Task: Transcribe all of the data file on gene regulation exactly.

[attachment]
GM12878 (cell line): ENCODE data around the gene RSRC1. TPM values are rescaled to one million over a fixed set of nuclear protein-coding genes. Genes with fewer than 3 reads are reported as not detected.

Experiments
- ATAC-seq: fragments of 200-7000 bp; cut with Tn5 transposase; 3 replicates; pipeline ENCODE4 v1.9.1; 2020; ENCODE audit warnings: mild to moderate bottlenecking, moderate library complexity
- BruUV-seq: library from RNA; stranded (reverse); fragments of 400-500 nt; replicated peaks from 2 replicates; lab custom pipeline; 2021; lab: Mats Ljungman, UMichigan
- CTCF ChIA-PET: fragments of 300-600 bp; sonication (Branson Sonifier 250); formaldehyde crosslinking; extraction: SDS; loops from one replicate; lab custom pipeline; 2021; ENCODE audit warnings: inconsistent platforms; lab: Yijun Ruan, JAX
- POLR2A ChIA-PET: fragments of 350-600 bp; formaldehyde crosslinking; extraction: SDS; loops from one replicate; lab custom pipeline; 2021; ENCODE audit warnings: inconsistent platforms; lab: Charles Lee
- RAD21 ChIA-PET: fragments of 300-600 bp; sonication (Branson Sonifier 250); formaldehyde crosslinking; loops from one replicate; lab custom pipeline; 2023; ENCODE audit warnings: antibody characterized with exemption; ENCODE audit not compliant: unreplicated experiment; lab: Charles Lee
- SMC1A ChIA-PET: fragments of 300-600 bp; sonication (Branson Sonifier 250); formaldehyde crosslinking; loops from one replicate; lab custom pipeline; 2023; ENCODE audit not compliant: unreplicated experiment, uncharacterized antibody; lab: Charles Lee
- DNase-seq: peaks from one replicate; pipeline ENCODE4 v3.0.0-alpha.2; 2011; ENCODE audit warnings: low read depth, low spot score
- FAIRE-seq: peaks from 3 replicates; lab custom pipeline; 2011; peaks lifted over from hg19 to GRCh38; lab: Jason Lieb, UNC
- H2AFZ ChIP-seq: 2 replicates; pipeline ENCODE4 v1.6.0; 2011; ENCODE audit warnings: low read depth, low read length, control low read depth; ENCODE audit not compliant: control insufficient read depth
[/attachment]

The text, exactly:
GM12878 (cell line): ENCODE data around the gene RSRC1. TPM values are rescaled to one million over a fixed set of nuclear protein-coding genes. Genes with fewer than 3 reads are reported as not detected.

Experiments
- ATAC-seq: fragments of 200-7000 bp; cut with Tn5 transposase; 3 replicates; pipeline ENCODE4 v1.9.1; 2020; ENCODE audit warnings: mild to moderate bottlenecking, moderate library complexity
- BruUV-seq: library from RNA; stranded (reverse); fragments of 400-500 nt; replicated peaks from 2 replicates; lab custom pipeline; 2021; lab: Mats Ljungman, UMichigan
- CTCF ChIA-PET: fragments of 300-600 bp; sonication (Branson Sonifier 250); formaldehyde crosslinking; extraction: SDS; loops from one replicate; lab custom pipeline; 2021; ENCODE audit warnings: inconsistent platforms; lab: Yijun Ruan, JAX
- POLR2A ChIA-PET: fragments of 350-600 bp; formaldehyde crosslinking; extraction: SDS; loops from one replicate; lab custom pipeline; 2021; ENCODE audit warnings: inconsistent platforms; lab: Charles Lee
- RAD21 ChIA-PET: fragments of 300-600 bp; sonication (Branson Sonifier 250); formaldehyde crosslinking; loops from one replicate; lab custom pipeline; 2023; ENCODE audit warnings: antibody characterized with exemption; ENCODE audit not compliant: unreplicated experiment; lab: Charles Lee
- SMC1A ChIA-PET: fragments of 300-600 bp; sonication (Branson Sonifier 250); formaldehyde crosslinking; loops from one replicate; lab custom pipeline; 2023; ENCODE audit not compliant: unreplicated experiment, uncharacterized antibody; lab: Charles Lee
- DNase-seq: peaks from one replicate; pipeline ENCODE4 v3.0.0-alpha.2; 2011; ENCODE audit warnings: low read depth, low spot score
- FAIRE-seq: peaks from 3 replicates; lab custom pipeline; 2011; peaks lifted over from hg19 to GRCh38; lab: Jason Lieb, UNC
- H2AFZ ChIP-seq: 2 replicates; pipeline ENCODE4 v1.6.0; 2011; ENCODE audit warnings: low read depth, low read length, control low read depth; ENCODE audit not compliant: control insufficient read depth